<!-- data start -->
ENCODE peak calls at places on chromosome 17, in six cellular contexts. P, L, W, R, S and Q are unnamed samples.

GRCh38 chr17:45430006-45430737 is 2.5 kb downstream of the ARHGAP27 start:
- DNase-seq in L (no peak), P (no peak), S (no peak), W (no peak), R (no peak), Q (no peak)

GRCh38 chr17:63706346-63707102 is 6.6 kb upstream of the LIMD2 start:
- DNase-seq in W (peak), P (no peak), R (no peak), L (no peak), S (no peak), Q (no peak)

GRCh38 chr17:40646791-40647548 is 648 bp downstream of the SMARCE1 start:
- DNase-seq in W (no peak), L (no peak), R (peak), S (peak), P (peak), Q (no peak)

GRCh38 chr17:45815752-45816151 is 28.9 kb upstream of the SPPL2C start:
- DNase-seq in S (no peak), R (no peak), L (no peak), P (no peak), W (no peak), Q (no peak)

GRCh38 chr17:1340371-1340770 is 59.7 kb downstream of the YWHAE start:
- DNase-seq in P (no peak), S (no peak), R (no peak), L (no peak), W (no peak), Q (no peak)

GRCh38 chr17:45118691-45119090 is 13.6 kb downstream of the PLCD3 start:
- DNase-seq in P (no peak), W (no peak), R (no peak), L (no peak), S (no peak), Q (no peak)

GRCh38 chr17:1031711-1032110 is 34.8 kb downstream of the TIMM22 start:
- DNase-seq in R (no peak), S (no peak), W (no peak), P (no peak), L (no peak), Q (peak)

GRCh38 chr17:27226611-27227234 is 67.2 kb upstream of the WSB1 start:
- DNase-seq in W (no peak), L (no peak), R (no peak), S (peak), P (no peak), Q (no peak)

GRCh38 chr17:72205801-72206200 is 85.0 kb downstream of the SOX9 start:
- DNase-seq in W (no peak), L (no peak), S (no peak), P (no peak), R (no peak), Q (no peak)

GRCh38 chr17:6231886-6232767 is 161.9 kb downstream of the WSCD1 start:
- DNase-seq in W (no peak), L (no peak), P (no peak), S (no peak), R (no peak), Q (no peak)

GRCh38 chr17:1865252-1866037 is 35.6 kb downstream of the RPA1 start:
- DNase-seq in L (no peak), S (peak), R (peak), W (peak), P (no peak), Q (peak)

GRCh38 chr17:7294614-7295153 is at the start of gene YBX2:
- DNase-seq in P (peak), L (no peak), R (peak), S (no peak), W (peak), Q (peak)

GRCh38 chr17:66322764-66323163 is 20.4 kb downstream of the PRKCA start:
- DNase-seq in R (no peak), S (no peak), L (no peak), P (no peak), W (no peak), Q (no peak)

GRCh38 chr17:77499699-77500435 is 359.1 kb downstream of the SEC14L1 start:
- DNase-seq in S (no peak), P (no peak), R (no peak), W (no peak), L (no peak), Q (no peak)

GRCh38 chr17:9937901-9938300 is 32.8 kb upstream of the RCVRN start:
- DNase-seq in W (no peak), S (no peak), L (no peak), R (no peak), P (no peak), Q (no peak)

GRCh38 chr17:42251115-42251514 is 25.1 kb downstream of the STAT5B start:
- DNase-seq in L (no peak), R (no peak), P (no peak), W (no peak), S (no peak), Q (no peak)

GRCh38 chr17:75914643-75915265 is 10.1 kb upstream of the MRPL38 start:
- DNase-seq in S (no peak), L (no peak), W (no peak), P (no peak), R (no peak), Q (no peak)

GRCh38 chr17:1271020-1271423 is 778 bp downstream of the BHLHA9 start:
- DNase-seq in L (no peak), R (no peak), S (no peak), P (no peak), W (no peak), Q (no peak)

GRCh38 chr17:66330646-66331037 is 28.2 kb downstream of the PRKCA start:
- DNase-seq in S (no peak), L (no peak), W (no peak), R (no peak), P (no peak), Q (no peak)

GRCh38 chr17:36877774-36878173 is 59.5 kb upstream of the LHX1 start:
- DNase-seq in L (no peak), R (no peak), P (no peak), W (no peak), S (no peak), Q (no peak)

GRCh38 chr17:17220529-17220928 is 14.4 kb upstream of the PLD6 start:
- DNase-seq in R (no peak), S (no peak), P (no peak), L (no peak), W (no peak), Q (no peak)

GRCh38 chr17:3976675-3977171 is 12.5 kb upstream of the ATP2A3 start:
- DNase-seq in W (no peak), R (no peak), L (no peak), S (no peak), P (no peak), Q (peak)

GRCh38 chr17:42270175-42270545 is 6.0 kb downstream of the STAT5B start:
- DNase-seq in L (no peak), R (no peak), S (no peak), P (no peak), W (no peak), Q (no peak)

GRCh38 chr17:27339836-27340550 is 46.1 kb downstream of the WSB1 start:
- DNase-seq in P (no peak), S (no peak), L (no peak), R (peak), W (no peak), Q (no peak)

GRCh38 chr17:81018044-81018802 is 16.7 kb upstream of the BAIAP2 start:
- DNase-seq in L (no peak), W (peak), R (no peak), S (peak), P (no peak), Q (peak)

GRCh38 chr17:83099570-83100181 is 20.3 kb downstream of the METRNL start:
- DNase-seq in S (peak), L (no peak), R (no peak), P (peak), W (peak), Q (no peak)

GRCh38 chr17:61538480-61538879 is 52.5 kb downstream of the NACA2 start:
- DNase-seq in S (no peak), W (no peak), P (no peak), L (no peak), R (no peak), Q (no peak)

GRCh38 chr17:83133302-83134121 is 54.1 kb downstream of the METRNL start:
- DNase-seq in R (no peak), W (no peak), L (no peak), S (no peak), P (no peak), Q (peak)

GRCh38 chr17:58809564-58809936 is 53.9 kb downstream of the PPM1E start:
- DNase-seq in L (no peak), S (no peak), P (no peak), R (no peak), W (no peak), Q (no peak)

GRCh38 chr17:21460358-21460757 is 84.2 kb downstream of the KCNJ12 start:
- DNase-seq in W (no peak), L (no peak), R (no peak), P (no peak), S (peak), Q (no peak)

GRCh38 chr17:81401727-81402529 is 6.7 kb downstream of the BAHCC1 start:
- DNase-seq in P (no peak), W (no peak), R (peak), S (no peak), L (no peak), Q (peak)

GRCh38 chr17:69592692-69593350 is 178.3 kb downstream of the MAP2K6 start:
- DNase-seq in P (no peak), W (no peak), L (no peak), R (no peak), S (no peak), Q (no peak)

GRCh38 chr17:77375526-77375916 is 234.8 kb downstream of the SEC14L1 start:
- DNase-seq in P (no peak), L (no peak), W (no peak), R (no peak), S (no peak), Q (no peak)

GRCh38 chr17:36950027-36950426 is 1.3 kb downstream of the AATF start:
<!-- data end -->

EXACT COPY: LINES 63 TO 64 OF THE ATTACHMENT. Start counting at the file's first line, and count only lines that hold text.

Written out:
- DNase-seq in P (no peak), W (no peak), R (peak), S (no peak), L (no peak), Q (peak)

GRCh38 chr17:69592692-69593350 is 178.3 kb downstream of the MAP2K6 start: